"The east, and especially New York city," said Mr. Simpson, "is far ahead of the west in the matter of thorough building construction. In the case of our modern buildings the steel frame work sits on a bed of concrete that has been built on top of solid rock foundation.

"Now, it will be observed that all of the steel frame buildings in San Francisco withstood the shocks and the only damage done to them outside of fire was the falling out of part of the walls. In these cases the outer walls were merely built on the steel work. With our big buildings the walls are anchored to the steel framework. That is, each big piece of stone has imbedded in it a steel bar from which another arm of the same material runs in at right angles and is riveted or bolted to the framework.

"That is what I meant by anchored walls and in the event of an earthquake it would take a terrific shock to loosen these walls. Were it possible to erect an entire steel building resting on a solid foundation there would be no fear from earthquakes. In the Philippines they are now building some churches of steel framework with a sheet iron covering. This is done in anticipation of earthquake shocks."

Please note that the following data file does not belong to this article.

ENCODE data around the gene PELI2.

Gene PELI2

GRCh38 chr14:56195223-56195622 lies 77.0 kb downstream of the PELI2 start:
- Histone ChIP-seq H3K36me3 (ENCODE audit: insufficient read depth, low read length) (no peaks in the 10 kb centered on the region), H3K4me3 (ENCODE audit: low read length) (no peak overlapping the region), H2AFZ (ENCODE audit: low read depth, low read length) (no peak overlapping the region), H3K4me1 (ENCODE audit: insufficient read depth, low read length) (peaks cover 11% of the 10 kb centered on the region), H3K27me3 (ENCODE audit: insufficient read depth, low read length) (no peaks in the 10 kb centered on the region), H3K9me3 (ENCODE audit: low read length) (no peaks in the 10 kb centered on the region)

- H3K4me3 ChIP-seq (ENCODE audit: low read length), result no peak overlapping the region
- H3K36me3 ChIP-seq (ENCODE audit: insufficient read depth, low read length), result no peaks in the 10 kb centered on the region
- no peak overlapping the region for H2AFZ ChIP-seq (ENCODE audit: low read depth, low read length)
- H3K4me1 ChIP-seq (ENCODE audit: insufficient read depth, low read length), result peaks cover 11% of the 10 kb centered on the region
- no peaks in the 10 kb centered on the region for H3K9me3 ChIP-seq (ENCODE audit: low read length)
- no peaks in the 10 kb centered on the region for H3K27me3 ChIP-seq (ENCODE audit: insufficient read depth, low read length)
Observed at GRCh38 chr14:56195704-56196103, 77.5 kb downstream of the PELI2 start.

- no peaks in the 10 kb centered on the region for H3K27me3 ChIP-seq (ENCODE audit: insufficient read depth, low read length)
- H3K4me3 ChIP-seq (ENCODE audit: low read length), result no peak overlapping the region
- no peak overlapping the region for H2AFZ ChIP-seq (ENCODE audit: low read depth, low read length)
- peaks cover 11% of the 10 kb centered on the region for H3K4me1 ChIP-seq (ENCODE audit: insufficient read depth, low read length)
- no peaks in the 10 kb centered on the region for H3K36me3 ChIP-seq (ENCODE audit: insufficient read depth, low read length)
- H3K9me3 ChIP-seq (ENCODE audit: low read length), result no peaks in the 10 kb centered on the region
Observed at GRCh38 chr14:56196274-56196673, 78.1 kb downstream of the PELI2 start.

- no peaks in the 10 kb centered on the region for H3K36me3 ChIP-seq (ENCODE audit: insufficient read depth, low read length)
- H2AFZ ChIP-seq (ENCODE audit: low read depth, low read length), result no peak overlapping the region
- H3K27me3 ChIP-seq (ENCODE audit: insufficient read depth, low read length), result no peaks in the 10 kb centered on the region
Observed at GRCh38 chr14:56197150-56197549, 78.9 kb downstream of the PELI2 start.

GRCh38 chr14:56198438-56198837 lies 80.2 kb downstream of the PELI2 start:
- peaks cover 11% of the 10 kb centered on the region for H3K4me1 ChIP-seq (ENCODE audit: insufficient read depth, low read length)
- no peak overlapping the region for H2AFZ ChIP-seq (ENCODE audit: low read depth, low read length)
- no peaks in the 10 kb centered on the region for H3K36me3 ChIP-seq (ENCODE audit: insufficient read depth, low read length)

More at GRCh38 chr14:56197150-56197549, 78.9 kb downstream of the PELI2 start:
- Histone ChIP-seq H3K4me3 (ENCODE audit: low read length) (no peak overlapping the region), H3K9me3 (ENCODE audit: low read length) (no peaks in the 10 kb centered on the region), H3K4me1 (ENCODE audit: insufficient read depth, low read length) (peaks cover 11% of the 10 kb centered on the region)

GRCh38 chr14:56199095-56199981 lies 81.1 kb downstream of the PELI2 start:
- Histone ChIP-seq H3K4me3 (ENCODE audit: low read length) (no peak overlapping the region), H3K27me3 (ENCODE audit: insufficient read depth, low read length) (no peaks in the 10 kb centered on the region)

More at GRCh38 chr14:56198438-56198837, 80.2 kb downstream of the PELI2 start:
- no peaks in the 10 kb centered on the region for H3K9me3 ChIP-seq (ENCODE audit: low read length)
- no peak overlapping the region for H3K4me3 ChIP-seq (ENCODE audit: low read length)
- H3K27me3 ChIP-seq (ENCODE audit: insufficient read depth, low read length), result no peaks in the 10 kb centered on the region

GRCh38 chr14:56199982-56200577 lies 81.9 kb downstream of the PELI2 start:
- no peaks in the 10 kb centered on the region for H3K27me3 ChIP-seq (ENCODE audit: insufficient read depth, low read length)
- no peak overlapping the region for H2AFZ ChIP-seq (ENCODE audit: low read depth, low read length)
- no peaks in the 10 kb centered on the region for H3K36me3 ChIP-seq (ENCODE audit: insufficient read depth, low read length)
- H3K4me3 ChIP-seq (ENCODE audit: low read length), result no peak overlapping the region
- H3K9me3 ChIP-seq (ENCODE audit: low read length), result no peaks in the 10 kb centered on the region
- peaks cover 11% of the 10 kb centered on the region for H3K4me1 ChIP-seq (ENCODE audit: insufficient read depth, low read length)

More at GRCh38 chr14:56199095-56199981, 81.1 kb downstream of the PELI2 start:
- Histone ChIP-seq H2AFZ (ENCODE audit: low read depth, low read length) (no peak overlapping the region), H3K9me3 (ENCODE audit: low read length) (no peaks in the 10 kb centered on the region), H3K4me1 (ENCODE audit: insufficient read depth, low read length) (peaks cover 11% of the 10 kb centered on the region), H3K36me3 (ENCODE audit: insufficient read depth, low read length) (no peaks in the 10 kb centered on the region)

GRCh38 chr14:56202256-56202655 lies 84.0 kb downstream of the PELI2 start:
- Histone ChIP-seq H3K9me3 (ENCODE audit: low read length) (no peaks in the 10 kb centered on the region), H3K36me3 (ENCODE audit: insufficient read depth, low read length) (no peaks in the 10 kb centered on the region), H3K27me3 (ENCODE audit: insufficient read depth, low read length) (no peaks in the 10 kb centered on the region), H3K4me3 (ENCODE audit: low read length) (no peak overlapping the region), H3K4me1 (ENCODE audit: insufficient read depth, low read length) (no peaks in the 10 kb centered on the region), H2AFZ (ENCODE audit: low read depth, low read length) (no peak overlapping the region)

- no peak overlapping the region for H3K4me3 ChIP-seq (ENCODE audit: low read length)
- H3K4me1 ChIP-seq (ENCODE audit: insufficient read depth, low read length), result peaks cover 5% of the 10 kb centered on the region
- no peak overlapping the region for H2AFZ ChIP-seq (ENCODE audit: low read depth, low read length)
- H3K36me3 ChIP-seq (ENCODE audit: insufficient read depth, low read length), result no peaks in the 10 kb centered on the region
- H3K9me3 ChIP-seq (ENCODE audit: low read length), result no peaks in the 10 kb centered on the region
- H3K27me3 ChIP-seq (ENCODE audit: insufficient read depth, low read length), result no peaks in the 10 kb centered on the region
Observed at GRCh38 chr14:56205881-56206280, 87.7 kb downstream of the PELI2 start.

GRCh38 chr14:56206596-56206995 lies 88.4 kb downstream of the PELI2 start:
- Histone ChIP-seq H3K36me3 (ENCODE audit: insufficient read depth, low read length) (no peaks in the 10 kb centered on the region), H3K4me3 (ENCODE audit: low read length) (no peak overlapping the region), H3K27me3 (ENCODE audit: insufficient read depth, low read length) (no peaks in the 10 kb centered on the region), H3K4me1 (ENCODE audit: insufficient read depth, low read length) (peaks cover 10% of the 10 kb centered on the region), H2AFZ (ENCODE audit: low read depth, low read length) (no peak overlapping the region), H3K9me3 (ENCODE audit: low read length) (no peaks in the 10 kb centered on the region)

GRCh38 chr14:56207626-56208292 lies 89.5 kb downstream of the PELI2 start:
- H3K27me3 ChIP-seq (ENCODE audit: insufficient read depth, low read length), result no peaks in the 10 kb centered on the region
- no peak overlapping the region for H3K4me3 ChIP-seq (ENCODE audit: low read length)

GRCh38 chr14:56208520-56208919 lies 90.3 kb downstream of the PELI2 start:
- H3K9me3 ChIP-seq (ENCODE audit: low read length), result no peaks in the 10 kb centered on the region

The rebuilding of Baltimore required 30,100 tons of structural steel. To rebuild San Francisco on the same basis the estimate was 60,000 tons amounting with freight to $6,000,000.

As compared with the loss of $200,000,000 this was an insignificant amount.

Among those who submitted a comprehensive scheme for a new San Francisco was Daniel Hudson Burnham, the noted architect of Chicago, who designed most of the features of Chicago's World's Columbian Exposition and from whose conceptions the Court of Honor at that exhibition was built, and those who visited the White City in 1893 will never forget the picturesque grandeur of that enchanted region. Mr. Burnham believed in a new and ideal San Francisco and would see it take its place as the American Paris in the arrangement of its streets and the American Naples in the beauty of its bay and skies. The plans for the ideal San Francisco were his, and hardy had his report been printed than the columns of the old city went down to ruin and fire swept out of existence the landmarks by the gate of gold.